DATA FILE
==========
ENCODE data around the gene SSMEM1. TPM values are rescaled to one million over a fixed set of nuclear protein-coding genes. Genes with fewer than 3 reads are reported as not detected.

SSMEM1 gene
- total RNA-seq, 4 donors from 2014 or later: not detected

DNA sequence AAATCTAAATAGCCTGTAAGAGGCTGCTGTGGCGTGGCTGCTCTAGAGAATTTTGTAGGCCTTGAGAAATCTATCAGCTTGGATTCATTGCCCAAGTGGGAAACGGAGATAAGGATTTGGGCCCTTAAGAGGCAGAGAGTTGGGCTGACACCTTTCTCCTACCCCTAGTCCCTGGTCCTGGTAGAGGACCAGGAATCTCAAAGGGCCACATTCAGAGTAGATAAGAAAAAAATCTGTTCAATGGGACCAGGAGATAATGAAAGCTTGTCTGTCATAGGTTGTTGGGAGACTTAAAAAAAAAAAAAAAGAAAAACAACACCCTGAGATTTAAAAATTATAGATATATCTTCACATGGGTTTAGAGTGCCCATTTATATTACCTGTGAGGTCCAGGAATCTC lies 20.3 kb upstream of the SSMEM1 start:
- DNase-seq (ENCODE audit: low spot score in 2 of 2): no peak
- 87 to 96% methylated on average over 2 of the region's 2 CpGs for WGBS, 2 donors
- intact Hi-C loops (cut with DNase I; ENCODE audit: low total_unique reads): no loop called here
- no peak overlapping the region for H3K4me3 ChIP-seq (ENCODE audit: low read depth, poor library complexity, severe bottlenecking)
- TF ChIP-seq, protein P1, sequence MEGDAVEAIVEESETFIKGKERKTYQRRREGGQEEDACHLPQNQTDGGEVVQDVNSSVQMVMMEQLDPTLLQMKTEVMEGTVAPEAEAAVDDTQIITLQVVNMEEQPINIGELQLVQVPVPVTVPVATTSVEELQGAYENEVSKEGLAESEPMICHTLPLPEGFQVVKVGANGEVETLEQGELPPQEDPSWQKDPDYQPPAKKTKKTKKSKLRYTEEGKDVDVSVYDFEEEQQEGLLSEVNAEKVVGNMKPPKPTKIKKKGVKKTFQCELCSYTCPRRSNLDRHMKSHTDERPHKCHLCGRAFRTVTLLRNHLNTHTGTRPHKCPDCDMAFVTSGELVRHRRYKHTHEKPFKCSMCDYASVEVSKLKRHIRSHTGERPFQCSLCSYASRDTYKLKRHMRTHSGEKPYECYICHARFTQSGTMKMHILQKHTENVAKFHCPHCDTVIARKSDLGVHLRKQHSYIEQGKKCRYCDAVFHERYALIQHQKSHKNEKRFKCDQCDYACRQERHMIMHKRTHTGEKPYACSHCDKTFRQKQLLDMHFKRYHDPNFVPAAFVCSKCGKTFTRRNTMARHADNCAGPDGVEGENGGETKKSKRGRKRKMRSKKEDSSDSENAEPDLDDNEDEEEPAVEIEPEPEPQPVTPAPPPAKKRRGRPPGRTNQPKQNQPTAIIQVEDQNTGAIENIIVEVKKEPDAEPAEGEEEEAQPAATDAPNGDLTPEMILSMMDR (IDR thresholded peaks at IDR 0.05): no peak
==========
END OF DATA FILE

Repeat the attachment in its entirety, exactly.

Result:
ENCODE data around the gene SSMEM1. TPM values are rescaled to one million over a fixed set of nuclear protein-coding genes. Genes with fewer than 3 reads are reported as not detected.

SSMEM1 gene
- total RNA-seq, 4 donors from 2014 or later: not detected

DNA sequence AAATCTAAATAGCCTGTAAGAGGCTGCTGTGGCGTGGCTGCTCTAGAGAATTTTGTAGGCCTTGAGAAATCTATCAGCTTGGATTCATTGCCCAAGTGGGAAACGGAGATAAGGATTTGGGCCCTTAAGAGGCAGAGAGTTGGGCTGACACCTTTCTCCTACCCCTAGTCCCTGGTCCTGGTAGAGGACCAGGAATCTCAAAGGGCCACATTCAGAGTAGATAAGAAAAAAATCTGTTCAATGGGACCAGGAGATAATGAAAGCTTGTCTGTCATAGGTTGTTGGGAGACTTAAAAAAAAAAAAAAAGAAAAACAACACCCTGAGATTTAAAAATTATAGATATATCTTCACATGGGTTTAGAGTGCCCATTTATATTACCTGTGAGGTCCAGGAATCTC lies 20.3 kb upstream of the SSMEM1 start:
- DNase-seq (ENCODE audit: low spot score in 2 of 2): no peak
- 87 to 96% methylated on average over 2 of the region's 2 CpGs for WGBS, 2 donors
- intact Hi-C loops (cut with DNase I; ENCODE audit: low total_unique reads): no loop called here
- no peak overlapping the region for H3K4me3 ChIP-seq (ENCODE audit: low read depth, poor library complexity, severe bottlenecking)
- TF ChIP-seq, protein P1, sequence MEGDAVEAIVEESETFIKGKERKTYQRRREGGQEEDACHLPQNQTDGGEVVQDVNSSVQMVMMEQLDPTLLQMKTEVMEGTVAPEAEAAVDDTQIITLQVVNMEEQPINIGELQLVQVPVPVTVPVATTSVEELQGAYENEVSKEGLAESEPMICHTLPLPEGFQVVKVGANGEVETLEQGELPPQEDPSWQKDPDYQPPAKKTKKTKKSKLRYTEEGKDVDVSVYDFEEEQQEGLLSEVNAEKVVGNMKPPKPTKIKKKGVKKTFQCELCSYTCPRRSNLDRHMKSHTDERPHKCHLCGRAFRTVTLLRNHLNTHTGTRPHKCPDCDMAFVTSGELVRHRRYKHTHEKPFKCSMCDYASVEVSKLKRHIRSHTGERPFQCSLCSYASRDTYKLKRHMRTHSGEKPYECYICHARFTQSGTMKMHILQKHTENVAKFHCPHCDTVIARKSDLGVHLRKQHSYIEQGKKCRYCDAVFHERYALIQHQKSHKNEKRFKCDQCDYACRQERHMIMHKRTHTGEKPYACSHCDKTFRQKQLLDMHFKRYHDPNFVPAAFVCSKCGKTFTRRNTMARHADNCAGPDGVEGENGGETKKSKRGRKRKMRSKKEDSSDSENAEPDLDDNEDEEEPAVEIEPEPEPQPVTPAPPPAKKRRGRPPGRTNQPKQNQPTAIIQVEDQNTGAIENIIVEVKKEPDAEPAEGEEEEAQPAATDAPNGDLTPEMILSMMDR (IDR thresholded peaks at IDR 0.05): no peak